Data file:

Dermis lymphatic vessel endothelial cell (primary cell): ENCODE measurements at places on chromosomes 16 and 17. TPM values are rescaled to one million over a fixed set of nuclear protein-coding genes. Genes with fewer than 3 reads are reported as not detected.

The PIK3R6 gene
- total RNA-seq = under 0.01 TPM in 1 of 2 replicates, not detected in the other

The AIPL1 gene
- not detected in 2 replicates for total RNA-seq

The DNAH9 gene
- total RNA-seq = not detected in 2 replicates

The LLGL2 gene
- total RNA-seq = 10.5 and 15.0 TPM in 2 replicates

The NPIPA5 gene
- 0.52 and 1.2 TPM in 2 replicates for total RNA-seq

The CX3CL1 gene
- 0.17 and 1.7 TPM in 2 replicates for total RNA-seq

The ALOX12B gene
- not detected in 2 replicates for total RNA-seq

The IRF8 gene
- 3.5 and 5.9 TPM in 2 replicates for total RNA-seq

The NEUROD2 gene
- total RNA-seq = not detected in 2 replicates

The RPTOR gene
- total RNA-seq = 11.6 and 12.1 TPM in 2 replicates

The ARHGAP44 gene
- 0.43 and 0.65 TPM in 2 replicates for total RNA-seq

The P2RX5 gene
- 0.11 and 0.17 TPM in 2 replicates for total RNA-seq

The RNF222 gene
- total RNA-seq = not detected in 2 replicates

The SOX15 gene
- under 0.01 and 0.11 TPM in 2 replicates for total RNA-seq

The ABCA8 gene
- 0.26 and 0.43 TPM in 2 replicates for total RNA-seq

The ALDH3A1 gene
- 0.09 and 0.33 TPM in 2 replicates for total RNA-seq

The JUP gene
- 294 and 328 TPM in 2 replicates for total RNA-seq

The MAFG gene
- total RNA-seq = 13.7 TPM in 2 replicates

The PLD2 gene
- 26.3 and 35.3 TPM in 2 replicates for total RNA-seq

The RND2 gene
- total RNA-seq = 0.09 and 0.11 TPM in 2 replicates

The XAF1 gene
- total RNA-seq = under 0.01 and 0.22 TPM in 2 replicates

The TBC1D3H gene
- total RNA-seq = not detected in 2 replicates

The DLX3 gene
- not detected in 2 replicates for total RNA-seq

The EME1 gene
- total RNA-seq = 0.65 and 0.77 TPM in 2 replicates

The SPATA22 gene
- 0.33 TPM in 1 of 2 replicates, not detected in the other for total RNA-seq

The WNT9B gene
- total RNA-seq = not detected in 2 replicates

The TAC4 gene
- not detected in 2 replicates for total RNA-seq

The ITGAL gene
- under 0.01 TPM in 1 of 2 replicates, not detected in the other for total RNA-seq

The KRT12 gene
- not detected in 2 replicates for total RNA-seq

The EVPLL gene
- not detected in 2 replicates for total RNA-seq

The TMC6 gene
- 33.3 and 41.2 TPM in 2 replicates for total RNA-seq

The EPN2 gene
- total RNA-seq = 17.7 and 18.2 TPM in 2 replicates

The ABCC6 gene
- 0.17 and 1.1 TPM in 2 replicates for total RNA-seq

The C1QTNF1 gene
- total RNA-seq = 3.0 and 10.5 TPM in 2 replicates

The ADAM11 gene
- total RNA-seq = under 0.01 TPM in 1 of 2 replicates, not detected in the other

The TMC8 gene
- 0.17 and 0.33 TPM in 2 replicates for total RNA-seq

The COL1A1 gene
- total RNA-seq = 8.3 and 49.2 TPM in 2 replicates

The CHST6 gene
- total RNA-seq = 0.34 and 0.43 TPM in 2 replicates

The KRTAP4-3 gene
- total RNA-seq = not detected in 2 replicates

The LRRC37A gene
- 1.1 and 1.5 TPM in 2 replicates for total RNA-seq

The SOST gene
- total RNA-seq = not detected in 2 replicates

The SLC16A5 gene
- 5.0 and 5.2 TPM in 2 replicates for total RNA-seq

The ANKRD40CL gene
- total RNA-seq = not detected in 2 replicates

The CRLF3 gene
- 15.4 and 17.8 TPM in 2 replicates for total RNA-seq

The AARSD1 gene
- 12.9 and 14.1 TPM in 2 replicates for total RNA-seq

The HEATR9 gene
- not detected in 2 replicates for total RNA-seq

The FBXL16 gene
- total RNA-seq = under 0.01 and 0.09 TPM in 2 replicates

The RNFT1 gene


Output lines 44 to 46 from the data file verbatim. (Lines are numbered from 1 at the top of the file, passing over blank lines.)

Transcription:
The TBC1D3H gene
- total RNA-seq = not detected in 2 replicates

The DLX3 gene